High school program sponsored by several NY colleges does not allow white students to apply
A summer accounting program for high school students does not allow white students to apply.
The program is sponsored by nine leading universities in New York state, including five public universities.
After Campus Reform contacted SUNY Oswego, administrators began reconsidering their involvement with the program.
A summer accounting program for high school students sponsored by several New York universities does not permit white students to apply. After Campus Reform reached out to the universities for comment, one began second-guessing its sponsorship of the program.
The “Career Opportunities in the Accounting Profession” program — sponsored by the New York State Society of Certified Public Accountants and the Moynihan Scholarship Fund — will introduce 250 “promising underrepresented high school students” to the accounting profession.
In addition to virtual sessions about forensic accounting, interviewing skills, public speaking, networking, and an “accounting profession overview” featuring a panel discussion with experts in the profession.
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Nine institutions of higher education in New York — including Ithaca College, Medgar Evers College, Rochester Institute of Technology, St. John’s University, Siena College, SUNY New Paltz, SUNY Oswego, the University at Buffalo, and Westchester Community College — are listed as hosts for the program, which is free of charge for students.
The online application for the program, however, does not include an option white students to apply. Although the application form includes options for Hispanic, Black, Asian, and Native American students, there exists no option for White students.
Five of the nine schools participating in the program — including Medgar Evers College, SUNY New Paltz, SUNY Oswego, the University at Buffalo, and Westchester Community College — are public universities funded by New York state.
One father — who wished to remain anonymous due to his involvement with families in his community — explained his frustration with the program to Campus Reform.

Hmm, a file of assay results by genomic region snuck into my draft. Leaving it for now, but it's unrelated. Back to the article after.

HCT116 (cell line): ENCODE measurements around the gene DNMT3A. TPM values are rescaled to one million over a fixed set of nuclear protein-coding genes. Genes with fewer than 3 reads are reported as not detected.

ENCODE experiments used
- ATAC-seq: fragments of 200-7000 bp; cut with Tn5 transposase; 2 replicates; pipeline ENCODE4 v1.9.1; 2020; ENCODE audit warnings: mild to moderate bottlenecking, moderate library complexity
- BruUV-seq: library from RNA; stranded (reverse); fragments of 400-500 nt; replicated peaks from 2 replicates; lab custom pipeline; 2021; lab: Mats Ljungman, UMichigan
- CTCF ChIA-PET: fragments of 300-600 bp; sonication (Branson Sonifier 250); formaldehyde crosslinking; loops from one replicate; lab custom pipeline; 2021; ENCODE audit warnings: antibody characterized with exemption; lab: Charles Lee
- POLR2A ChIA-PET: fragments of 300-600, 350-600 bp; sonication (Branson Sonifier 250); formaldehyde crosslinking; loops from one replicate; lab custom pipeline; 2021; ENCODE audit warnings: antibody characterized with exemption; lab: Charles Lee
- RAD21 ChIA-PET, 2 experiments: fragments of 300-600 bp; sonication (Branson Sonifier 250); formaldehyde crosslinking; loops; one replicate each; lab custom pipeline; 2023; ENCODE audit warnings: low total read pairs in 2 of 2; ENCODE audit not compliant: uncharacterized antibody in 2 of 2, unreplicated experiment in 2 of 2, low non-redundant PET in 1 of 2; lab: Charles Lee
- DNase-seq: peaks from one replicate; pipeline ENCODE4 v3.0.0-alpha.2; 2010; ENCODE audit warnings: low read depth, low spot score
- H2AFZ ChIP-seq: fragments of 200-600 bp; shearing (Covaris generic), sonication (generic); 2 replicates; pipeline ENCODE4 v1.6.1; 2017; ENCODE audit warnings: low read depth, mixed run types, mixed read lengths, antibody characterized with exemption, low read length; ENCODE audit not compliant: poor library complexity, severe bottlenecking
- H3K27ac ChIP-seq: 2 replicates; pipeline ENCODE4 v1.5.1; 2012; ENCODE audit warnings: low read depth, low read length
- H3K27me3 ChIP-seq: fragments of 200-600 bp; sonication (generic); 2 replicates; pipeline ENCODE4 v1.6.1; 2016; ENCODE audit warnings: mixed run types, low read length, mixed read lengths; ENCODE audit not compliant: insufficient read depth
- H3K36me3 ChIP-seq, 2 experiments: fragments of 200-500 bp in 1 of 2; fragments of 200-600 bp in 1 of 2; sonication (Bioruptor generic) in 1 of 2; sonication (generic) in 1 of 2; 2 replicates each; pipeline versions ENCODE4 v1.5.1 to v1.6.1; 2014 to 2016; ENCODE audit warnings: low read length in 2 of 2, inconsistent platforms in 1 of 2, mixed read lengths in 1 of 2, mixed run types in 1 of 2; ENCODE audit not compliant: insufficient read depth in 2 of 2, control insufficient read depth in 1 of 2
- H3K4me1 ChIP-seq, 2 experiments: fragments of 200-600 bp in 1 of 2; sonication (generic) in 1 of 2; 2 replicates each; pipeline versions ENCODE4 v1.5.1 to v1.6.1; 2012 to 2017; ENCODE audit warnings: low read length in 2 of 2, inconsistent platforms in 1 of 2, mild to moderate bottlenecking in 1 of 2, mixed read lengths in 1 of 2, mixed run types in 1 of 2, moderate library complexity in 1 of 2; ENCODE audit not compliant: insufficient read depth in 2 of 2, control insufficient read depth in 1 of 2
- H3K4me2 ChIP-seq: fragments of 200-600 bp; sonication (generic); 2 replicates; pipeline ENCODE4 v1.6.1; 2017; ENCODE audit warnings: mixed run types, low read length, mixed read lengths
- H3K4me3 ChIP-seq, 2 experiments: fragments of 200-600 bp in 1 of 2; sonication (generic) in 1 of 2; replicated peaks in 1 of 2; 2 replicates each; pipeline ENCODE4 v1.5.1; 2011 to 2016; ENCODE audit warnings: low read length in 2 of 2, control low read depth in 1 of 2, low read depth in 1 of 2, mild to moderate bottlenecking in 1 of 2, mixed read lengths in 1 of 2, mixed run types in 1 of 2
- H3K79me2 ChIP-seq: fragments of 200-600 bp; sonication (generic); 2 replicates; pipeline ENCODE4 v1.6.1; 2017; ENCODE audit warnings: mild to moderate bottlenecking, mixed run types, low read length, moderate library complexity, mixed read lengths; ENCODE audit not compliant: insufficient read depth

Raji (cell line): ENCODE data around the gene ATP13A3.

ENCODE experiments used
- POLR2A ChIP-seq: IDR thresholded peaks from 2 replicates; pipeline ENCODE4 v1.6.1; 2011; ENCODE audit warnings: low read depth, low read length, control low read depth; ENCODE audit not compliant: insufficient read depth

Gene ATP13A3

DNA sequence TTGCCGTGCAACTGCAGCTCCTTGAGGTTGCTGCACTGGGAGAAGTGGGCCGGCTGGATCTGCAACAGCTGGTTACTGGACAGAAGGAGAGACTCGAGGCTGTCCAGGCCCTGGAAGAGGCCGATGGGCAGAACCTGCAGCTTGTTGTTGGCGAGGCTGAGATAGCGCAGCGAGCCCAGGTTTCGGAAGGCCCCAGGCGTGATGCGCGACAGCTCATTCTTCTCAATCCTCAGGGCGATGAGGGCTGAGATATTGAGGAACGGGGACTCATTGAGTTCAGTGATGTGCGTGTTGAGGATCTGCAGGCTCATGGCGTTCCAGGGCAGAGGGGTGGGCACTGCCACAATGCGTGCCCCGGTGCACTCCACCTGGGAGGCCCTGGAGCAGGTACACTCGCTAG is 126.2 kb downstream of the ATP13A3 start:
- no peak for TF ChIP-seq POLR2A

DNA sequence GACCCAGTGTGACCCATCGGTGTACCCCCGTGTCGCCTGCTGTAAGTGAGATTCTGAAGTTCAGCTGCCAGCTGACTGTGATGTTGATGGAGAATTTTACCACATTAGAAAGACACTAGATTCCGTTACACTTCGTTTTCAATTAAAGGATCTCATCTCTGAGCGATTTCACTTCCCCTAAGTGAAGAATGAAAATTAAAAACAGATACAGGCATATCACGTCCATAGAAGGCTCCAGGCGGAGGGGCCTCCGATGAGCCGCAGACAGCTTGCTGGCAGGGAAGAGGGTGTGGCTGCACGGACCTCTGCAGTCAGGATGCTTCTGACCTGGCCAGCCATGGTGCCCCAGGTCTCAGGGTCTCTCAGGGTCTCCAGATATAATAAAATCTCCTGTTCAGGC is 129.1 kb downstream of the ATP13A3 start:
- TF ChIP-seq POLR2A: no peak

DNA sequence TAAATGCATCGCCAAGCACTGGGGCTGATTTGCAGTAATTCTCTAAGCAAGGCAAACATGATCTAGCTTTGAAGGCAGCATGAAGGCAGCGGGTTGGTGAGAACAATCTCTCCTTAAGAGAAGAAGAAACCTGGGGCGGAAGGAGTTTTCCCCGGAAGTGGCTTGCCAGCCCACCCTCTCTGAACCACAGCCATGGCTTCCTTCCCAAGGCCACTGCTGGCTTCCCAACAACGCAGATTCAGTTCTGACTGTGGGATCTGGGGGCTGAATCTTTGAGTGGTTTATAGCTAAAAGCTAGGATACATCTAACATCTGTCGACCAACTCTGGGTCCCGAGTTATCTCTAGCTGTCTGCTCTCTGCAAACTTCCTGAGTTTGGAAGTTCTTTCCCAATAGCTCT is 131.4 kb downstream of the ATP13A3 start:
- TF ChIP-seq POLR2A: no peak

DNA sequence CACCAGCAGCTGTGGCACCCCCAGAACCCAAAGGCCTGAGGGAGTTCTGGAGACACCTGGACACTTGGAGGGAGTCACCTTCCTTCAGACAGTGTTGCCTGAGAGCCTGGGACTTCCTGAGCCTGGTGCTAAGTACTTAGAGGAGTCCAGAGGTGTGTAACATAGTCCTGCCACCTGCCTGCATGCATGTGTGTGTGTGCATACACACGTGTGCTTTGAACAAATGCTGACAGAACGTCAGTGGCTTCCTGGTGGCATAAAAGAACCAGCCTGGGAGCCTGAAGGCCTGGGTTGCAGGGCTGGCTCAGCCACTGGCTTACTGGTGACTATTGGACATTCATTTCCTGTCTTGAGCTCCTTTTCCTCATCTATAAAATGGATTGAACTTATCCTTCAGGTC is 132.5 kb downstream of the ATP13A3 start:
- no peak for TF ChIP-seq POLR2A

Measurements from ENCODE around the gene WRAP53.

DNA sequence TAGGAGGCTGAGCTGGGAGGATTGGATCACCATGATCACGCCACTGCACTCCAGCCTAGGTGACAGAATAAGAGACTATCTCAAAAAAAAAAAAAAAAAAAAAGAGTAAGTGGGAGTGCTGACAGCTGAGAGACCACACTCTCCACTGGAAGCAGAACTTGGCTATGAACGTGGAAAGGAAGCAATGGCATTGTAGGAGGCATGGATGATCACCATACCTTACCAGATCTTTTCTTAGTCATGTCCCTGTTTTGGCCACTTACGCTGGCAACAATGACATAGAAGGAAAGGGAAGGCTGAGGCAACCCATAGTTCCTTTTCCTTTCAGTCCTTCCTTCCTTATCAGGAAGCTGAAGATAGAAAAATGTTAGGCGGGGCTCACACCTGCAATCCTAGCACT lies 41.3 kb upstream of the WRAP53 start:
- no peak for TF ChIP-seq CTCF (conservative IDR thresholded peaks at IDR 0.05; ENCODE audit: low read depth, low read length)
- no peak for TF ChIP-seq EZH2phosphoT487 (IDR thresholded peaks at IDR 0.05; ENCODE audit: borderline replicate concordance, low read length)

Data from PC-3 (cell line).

“My child is a junior in high school who has expressed an interest in a career in business,” he told Campus Reform. After he received a flyer for the program, he realized that his “child can’t apply because he’s white.”
SUNY Oswego Provost and Vice President for Academic Affairs Scott Furlong told Campus Reform that “the New York State Society of Certified Public Accountants sets the policy to provide the Career Opportunities in the Accounting Profession (COAP) program exclusively to high school students of color.”
“SUNY Oswego participates in supporting the program and sees this as a beneficial service to the profession, but we strongly believe that all disadvantaged students would benefit from the COAP program,” he remarked. “While we do not participate in recruiting the student participants in COAP or in the setting of policy for student membership, SUNY Oswego would prefer a more inclusive perspective regarding membership in COAP and the NYSSCPA policy.”
A more inclusive approach would “align with SUNY Oswego's ethos that is rooted in diversity of thought and people, equitable practices and policies, and inclusive experiences.” According to Furlong, the matter “merits much future discussion for the purposes of having SUNY Oswego reassess our involvement and reconsider our sponsorship."
For its part, SUNY Oswego stated in a 2017 news article that the four-day program " showcases opportunities and builds skills for the world of business."
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Campus Reform reached out to the aforementioned universities and the Career Opportunities in the Accounting Profession program; this article will be updated accordingly.
Follow the author of this article on Twitter: @BenZeisloft